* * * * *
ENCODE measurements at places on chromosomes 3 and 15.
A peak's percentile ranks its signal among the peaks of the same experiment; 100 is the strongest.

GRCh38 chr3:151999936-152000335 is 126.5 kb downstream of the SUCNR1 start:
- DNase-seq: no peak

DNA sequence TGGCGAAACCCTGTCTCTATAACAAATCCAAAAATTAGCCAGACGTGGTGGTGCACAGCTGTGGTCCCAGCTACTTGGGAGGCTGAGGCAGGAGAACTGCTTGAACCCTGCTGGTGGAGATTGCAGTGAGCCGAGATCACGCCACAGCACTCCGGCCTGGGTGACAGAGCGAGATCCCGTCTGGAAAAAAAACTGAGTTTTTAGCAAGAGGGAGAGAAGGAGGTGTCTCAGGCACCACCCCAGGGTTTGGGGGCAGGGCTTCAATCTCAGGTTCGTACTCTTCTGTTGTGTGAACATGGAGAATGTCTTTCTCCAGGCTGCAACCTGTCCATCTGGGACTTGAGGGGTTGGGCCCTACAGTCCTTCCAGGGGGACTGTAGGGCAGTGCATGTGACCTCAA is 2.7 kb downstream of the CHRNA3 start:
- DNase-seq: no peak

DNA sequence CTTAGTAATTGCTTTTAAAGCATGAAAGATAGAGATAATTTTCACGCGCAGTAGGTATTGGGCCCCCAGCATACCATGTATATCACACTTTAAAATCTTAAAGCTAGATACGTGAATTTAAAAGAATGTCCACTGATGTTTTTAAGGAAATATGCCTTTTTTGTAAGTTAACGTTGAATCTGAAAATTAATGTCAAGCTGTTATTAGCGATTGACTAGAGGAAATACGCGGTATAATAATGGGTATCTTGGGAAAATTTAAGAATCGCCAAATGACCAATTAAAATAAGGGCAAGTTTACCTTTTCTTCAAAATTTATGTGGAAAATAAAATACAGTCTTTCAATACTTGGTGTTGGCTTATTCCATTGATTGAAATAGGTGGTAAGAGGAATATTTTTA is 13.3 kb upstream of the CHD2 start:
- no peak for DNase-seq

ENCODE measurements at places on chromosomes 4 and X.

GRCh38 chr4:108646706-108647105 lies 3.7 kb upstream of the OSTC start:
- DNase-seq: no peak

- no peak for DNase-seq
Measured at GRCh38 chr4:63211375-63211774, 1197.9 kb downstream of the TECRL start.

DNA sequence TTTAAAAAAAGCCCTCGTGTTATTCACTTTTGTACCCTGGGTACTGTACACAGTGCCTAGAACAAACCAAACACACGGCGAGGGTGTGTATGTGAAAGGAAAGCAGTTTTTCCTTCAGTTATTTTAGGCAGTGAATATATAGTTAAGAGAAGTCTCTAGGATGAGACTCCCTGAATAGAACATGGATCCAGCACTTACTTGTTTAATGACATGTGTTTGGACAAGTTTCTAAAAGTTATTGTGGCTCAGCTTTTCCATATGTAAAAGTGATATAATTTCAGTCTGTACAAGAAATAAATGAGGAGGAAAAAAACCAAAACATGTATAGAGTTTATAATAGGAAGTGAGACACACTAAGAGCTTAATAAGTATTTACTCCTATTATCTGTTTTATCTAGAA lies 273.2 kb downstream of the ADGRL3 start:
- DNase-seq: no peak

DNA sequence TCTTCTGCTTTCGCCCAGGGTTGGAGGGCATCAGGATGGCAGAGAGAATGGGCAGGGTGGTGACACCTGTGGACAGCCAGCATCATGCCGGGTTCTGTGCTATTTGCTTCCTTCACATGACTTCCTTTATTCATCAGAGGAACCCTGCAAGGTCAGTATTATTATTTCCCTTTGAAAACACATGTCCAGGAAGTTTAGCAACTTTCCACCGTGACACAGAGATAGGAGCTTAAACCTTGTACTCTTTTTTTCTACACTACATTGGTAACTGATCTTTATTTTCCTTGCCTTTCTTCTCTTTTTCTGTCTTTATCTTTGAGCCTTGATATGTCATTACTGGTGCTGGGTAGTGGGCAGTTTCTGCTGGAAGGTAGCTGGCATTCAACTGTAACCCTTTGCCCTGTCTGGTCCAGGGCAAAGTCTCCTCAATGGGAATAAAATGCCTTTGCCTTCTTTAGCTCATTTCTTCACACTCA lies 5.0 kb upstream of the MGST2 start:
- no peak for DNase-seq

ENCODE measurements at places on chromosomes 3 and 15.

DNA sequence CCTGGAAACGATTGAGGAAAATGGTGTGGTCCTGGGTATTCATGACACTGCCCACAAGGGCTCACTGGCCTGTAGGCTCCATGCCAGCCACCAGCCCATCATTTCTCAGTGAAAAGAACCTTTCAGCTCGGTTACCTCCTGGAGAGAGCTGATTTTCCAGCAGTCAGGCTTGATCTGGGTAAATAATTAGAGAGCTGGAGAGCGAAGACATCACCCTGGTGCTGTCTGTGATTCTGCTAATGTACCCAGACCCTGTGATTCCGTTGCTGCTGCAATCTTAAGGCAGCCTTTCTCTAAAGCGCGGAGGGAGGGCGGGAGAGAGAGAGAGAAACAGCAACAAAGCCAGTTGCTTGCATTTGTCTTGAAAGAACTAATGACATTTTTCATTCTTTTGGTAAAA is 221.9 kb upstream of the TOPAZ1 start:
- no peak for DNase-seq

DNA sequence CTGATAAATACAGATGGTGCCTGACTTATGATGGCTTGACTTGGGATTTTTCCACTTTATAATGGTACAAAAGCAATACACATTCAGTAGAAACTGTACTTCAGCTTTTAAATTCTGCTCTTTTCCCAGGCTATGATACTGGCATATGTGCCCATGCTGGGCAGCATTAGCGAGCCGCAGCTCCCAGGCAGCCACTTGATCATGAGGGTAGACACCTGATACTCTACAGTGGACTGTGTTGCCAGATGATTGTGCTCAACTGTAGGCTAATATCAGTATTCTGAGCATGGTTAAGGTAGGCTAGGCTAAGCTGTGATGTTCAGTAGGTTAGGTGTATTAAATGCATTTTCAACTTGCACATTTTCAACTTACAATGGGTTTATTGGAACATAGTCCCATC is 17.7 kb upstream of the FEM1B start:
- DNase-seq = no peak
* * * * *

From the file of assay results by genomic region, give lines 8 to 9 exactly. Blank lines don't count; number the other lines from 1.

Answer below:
- no peak for DNase-seq

ENCODE measurements at places on chromosomes 4 and X.